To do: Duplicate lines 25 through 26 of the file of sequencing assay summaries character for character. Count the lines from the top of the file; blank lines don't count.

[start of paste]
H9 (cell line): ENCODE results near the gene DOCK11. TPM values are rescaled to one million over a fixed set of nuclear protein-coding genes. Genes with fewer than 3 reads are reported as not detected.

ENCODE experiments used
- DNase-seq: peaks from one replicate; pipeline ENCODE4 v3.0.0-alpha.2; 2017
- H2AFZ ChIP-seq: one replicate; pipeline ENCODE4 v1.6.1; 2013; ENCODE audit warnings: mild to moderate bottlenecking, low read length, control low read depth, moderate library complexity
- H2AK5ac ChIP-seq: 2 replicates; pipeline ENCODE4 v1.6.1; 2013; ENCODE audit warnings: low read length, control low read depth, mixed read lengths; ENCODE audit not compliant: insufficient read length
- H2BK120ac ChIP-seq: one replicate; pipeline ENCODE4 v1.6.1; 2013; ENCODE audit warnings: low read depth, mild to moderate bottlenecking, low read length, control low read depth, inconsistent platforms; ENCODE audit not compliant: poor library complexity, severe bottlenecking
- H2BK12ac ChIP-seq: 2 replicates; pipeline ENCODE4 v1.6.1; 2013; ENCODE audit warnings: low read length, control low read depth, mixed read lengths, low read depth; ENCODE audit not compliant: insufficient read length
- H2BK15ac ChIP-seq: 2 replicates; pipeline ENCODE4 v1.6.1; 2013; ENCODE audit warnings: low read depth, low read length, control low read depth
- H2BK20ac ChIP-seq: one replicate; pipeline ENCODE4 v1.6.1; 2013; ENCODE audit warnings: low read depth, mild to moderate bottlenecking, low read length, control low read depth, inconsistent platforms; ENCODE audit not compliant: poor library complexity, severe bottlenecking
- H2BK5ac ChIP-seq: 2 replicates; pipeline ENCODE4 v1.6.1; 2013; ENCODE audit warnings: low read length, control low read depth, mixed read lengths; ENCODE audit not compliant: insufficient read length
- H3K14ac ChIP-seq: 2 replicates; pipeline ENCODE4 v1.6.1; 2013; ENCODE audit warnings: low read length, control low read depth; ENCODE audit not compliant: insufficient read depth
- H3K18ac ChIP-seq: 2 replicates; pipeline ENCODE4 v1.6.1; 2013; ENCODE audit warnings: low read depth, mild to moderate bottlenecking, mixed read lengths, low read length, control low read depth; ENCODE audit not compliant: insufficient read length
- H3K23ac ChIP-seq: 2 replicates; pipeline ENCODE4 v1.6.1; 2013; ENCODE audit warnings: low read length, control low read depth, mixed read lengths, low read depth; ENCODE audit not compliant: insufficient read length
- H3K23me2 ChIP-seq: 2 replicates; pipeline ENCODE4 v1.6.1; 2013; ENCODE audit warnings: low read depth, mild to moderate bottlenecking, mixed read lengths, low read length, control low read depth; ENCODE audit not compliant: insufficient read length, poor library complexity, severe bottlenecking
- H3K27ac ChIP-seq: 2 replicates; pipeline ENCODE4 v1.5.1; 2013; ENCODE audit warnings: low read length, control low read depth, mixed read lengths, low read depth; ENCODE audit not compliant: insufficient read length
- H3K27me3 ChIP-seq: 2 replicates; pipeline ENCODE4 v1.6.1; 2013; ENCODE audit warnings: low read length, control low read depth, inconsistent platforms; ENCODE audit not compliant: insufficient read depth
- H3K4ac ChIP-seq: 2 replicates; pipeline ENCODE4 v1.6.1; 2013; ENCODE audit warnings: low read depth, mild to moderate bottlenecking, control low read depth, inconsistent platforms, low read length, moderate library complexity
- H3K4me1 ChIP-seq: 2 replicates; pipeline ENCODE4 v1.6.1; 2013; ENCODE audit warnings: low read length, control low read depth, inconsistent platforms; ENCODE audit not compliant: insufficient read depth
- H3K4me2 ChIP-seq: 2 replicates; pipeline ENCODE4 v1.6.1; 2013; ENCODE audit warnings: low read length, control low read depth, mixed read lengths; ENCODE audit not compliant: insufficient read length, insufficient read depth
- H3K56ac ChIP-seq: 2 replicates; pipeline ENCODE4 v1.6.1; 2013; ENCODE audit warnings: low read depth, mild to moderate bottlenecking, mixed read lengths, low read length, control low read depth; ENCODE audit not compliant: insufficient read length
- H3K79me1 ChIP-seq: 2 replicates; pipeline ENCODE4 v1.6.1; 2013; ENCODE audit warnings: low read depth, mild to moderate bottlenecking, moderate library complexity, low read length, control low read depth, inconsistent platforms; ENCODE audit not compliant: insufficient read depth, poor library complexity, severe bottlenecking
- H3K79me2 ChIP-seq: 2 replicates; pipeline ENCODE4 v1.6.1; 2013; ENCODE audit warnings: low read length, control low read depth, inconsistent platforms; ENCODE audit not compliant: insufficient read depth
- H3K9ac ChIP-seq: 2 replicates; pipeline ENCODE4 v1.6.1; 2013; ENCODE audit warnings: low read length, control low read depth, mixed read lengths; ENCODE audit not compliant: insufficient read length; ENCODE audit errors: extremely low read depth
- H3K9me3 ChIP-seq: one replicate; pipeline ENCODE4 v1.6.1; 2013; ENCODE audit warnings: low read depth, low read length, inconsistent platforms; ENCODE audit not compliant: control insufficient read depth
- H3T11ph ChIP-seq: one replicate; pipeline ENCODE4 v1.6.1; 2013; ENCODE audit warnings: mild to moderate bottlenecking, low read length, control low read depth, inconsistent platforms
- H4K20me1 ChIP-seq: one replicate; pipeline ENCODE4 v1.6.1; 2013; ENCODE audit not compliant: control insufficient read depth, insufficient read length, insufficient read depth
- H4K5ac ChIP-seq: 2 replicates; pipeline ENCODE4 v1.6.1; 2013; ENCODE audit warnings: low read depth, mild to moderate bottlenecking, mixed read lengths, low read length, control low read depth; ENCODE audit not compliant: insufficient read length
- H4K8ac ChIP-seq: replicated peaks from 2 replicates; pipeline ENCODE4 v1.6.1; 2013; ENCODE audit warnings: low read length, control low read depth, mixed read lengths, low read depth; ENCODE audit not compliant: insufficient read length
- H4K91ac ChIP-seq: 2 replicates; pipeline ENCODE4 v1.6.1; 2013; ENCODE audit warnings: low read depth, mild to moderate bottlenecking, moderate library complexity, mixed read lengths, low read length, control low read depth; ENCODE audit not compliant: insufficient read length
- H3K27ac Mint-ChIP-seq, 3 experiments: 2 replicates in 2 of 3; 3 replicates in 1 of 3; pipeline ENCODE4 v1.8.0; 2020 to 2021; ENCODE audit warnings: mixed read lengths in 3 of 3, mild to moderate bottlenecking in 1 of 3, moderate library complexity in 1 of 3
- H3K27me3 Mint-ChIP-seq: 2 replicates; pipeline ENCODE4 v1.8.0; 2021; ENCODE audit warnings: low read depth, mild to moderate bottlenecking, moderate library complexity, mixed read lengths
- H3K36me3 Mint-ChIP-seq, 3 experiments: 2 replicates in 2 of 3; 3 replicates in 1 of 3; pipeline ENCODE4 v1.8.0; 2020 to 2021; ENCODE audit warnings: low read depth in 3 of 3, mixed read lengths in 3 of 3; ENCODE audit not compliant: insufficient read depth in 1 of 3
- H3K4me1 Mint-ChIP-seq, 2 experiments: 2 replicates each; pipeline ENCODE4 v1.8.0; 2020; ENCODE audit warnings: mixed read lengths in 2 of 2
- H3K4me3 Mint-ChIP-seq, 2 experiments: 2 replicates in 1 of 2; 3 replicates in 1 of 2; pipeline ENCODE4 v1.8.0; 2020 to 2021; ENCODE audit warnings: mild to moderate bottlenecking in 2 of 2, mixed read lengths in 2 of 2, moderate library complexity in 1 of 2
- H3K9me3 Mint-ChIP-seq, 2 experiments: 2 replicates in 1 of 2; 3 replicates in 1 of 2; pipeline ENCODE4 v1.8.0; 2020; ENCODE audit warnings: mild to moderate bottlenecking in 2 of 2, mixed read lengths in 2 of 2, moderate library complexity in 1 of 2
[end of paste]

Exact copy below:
- H3T11ph ChIP-seq: one replicate; pipeline ENCODE4 v1.6.1; 2013; ENCODE audit warnings: mild to moderate bottlenecking, low read length, control low read depth, inconsistent platforms
- H4K20me1 ChIP-seq: one replicate; pipeline ENCODE4 v1.6.1; 2013; ENCODE audit not compliant: control insufficient read depth, insufficient read length, insufficient read depth